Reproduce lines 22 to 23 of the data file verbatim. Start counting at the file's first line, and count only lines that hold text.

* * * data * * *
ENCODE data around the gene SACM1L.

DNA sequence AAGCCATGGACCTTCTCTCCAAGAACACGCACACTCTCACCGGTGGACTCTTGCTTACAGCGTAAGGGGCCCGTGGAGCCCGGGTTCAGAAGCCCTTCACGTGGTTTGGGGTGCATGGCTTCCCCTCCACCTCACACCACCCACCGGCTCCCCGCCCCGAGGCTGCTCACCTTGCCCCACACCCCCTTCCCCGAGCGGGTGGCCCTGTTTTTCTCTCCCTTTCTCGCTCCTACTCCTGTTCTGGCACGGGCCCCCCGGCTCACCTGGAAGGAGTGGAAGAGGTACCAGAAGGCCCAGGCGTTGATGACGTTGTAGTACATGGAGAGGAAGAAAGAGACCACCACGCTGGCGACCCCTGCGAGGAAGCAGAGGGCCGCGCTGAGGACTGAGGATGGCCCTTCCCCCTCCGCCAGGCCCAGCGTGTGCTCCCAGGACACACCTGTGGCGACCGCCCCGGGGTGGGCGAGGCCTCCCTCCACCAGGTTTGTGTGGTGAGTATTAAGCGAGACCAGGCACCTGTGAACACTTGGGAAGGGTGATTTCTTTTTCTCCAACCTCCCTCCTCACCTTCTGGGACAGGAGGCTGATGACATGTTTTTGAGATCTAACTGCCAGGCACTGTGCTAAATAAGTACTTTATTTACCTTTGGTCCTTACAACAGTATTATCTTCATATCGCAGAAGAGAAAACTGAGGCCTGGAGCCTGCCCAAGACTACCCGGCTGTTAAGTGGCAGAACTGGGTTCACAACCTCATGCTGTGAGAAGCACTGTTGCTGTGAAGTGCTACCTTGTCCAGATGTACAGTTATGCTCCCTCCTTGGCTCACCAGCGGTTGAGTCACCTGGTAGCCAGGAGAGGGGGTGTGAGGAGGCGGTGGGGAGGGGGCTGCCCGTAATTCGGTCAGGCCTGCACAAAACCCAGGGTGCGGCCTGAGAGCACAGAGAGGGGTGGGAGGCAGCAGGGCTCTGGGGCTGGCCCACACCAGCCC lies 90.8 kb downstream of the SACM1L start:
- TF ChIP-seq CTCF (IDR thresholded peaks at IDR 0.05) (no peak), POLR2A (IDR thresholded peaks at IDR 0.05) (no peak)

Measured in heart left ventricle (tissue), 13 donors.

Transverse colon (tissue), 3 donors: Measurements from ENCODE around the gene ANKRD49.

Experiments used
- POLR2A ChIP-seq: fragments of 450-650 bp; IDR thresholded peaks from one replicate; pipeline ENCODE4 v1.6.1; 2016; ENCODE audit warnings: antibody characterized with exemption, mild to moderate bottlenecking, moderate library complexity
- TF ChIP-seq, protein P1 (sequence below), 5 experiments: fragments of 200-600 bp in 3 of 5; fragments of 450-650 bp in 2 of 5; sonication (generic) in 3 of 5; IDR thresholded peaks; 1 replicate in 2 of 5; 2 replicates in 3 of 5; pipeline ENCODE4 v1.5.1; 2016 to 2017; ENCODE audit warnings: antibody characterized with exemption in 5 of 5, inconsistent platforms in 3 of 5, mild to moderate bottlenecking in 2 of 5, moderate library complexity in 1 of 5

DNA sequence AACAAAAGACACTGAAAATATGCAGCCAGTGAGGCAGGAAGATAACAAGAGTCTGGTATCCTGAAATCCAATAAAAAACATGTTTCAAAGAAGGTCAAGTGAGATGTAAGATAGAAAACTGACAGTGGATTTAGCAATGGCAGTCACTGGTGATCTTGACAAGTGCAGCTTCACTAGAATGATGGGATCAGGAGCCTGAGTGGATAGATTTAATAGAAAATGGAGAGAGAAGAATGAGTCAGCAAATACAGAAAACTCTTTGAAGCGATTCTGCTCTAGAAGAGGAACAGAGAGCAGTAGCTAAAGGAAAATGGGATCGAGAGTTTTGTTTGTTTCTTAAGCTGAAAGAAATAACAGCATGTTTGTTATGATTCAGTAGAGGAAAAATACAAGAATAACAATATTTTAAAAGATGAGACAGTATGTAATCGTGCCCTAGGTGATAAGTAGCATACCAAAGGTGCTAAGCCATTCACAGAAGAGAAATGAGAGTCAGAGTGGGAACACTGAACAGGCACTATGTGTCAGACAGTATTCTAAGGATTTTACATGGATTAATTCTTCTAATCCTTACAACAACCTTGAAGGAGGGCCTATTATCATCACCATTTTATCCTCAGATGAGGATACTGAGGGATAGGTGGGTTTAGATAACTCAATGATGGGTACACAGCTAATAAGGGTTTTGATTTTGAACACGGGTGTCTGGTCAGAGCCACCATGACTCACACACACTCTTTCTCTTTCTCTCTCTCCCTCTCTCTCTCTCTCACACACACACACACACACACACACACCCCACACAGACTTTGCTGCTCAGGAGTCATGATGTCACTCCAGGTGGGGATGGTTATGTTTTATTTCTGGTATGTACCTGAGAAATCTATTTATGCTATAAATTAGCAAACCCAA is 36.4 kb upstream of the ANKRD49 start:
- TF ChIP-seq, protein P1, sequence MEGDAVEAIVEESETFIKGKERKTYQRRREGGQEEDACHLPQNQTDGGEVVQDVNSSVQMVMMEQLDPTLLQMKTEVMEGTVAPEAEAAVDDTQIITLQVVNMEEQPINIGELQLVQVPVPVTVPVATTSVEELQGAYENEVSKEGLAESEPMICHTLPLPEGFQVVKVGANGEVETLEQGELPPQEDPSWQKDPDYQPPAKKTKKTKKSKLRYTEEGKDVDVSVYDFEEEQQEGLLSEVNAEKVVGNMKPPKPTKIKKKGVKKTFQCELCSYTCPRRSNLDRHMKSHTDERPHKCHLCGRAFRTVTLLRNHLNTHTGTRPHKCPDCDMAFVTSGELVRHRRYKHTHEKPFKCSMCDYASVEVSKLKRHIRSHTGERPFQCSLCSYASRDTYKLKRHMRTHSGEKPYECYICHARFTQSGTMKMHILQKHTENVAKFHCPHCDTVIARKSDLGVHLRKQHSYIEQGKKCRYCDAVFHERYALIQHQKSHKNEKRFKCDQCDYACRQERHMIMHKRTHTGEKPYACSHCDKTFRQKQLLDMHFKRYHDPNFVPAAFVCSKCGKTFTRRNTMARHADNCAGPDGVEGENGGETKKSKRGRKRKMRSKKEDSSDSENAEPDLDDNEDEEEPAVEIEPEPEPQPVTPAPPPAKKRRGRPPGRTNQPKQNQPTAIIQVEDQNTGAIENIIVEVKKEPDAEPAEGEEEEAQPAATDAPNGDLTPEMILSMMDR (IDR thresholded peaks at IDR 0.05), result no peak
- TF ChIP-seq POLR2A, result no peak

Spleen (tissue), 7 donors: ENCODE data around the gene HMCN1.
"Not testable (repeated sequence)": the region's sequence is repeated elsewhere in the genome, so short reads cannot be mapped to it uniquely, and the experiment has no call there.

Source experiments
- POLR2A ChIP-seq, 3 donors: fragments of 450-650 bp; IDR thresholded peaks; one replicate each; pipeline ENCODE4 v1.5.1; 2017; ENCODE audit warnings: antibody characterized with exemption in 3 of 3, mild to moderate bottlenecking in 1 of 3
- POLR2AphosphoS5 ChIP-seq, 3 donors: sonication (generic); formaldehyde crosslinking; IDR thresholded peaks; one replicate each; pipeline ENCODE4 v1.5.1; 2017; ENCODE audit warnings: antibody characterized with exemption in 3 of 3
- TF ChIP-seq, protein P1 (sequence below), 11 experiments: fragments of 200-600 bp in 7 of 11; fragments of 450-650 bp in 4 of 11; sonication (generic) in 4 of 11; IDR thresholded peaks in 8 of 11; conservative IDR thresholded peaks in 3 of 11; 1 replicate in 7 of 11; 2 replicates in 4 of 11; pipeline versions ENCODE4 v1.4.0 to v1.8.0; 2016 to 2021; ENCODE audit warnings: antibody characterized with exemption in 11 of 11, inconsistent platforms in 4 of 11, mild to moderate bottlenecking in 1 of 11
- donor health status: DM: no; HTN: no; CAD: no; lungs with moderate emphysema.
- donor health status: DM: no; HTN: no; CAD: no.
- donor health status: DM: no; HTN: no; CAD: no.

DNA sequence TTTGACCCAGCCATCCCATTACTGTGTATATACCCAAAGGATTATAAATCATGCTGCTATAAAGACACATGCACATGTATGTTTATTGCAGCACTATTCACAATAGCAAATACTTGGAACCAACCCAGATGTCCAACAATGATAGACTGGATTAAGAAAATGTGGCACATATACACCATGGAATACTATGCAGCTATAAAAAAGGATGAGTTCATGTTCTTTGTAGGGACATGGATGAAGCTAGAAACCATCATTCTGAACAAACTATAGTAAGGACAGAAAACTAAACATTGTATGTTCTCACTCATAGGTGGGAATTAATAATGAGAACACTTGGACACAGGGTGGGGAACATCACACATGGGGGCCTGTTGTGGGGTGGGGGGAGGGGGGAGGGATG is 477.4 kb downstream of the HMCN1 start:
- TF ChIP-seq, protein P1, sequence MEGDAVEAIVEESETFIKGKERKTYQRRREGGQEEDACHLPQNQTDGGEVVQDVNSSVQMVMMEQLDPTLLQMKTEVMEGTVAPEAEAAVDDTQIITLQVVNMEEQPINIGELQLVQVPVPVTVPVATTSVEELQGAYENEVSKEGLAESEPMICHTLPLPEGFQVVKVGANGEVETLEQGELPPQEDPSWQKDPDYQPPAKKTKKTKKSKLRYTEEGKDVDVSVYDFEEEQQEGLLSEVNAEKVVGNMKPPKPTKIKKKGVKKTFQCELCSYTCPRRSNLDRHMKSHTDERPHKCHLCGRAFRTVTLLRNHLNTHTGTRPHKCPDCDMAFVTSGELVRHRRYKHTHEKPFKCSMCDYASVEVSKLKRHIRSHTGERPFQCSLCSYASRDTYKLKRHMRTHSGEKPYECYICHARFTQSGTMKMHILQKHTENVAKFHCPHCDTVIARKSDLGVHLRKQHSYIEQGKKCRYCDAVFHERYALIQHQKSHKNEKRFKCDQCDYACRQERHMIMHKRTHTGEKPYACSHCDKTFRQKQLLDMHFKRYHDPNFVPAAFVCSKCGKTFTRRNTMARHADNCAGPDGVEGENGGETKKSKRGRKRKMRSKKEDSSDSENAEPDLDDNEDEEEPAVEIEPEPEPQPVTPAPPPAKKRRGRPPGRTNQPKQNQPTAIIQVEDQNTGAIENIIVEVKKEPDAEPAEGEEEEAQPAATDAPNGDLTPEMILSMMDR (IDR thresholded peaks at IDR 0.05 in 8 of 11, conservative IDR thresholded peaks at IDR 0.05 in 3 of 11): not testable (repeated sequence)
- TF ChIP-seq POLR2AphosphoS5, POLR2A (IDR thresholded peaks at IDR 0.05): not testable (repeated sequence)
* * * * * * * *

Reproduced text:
- TF ChIP-seq, protein P1, sequence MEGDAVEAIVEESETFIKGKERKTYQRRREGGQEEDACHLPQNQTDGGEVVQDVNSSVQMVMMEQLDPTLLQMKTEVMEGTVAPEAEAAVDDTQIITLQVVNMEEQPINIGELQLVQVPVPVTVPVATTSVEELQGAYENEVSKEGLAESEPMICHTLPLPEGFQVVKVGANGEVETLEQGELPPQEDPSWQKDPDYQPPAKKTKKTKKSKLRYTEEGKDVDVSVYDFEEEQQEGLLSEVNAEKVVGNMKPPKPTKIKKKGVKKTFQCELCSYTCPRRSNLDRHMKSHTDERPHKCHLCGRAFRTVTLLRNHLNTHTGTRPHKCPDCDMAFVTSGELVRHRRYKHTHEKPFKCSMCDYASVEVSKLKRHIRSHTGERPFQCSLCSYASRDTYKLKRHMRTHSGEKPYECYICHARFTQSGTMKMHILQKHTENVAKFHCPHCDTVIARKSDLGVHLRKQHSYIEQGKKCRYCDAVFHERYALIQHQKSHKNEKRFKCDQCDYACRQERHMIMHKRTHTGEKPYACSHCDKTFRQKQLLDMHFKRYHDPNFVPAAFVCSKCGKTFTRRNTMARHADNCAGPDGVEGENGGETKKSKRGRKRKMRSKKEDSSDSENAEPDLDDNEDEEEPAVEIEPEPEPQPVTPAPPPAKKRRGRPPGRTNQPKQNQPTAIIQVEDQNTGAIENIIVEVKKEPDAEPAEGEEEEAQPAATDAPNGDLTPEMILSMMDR (IDR thresholded peaks at IDR 0.05 in 8 of 11, conservative IDR thresholded peaks at IDR 0.05 in 3 of 11): not testable (repeated sequence)
- TF ChIP-seq POLR2AphosphoS5, POLR2A (IDR thresholded peaks at IDR 0.05): not testable (repeated sequence)